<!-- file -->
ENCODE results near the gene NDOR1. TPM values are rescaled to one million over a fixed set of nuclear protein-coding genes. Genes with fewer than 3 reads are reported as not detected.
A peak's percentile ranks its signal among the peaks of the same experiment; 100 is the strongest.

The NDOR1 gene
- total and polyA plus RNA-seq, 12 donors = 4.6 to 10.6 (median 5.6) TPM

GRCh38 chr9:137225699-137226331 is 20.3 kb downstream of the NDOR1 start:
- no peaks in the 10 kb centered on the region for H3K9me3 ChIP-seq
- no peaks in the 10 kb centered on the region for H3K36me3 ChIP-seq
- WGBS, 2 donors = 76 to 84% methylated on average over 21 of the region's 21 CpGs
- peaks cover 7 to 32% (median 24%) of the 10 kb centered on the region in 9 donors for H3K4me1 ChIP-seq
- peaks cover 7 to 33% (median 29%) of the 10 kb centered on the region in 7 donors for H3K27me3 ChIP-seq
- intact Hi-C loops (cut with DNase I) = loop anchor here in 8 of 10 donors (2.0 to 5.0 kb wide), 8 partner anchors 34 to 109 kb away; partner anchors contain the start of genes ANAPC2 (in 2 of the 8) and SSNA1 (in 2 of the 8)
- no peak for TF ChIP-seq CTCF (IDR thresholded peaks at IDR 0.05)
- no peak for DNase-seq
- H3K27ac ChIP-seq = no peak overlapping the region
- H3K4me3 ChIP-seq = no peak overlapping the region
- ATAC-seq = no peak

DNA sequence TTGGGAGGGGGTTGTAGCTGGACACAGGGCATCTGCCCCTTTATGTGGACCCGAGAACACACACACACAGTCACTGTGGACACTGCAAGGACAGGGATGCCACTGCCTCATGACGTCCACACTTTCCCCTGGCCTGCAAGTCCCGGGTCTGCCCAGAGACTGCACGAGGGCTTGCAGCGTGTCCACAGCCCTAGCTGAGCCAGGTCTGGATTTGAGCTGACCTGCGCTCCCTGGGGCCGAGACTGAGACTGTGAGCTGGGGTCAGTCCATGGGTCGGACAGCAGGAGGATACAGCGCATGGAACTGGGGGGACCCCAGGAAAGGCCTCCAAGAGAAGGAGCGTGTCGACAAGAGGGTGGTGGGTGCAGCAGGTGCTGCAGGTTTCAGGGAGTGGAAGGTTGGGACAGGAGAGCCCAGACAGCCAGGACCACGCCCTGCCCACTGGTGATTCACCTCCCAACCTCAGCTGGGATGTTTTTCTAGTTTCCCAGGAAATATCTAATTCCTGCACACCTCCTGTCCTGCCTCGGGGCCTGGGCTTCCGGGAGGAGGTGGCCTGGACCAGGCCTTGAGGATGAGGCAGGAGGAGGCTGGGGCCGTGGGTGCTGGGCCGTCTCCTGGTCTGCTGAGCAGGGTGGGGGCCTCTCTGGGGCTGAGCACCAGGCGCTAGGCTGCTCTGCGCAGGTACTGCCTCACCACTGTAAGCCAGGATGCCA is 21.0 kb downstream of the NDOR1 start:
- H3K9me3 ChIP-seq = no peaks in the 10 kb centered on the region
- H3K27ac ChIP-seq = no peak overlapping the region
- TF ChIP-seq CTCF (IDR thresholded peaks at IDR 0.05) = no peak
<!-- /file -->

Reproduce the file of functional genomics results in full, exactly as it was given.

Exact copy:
ENCODE results near the gene NDOR1. TPM values are rescaled to one million over a fixed set of nuclear protein-coding genes. Genes with fewer than 3 reads are reported as not detected.
A peak's percentile ranks its signal among the peaks of the same experiment; 100 is the strongest.

The NDOR1 gene
- total and polyA plus RNA-seq, 12 donors = 4.6 to 10.6 (median 5.6) TPM

GRCh38 chr9:137225699-137226331 is 20.3 kb downstream of the NDOR1 start:
- no peaks in the 10 kb centered on the region for H3K9me3 ChIP-seq
- no peaks in the 10 kb centered on the region for H3K36me3 ChIP-seq
- WGBS, 2 donors = 76 to 84% methylated on average over 21 of the region's 21 CpGs
- peaks cover 7 to 32% (median 24%) of the 10 kb centered on the region in 9 donors for H3K4me1 ChIP-seq
- peaks cover 7 to 33% (median 29%) of the 10 kb centered on the region in 7 donors for H3K27me3 ChIP-seq
- intact Hi-C loops (cut with DNase I) = loop anchor here in 8 of 10 donors (2.0 to 5.0 kb wide), 8 partner anchors 34 to 109 kb away; partner anchors contain the start of genes ANAPC2 (in 2 of the 8) and SSNA1 (in 2 of the 8)
- no peak for TF ChIP-seq CTCF (IDR thresholded peaks at IDR 0.05)
- no peak for DNase-seq
- H3K27ac ChIP-seq = no peak overlapping the region
- H3K4me3 ChIP-seq = no peak overlapping the region
- ATAC-seq = no peak

DNA sequence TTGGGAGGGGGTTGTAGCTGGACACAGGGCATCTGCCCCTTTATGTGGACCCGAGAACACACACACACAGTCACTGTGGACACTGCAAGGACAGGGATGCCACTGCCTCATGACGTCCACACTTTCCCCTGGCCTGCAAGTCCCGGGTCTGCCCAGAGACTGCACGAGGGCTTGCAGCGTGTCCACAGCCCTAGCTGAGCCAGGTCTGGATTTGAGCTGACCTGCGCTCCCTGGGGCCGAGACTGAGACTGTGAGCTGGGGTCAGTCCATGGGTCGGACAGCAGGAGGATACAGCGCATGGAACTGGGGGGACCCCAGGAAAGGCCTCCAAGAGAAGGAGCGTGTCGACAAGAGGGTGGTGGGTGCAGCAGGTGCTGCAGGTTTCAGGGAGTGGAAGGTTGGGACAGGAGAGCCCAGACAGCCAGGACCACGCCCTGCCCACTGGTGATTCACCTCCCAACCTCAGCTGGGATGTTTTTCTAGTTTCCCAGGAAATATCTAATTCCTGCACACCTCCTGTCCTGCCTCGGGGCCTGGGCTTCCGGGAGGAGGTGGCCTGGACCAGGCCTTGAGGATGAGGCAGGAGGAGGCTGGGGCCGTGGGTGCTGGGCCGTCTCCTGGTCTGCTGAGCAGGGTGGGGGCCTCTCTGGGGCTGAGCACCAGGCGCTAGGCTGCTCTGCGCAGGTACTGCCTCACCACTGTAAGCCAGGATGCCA is 21.0 kb downstream of the NDOR1 start:
- H3K9me3 ChIP-seq = no peaks in the 10 kb centered on the region
- H3K27ac ChIP-seq = no peak overlapping the region
- TF ChIP-seq CTCF (IDR thresholded peaks at IDR 0.05) = no peak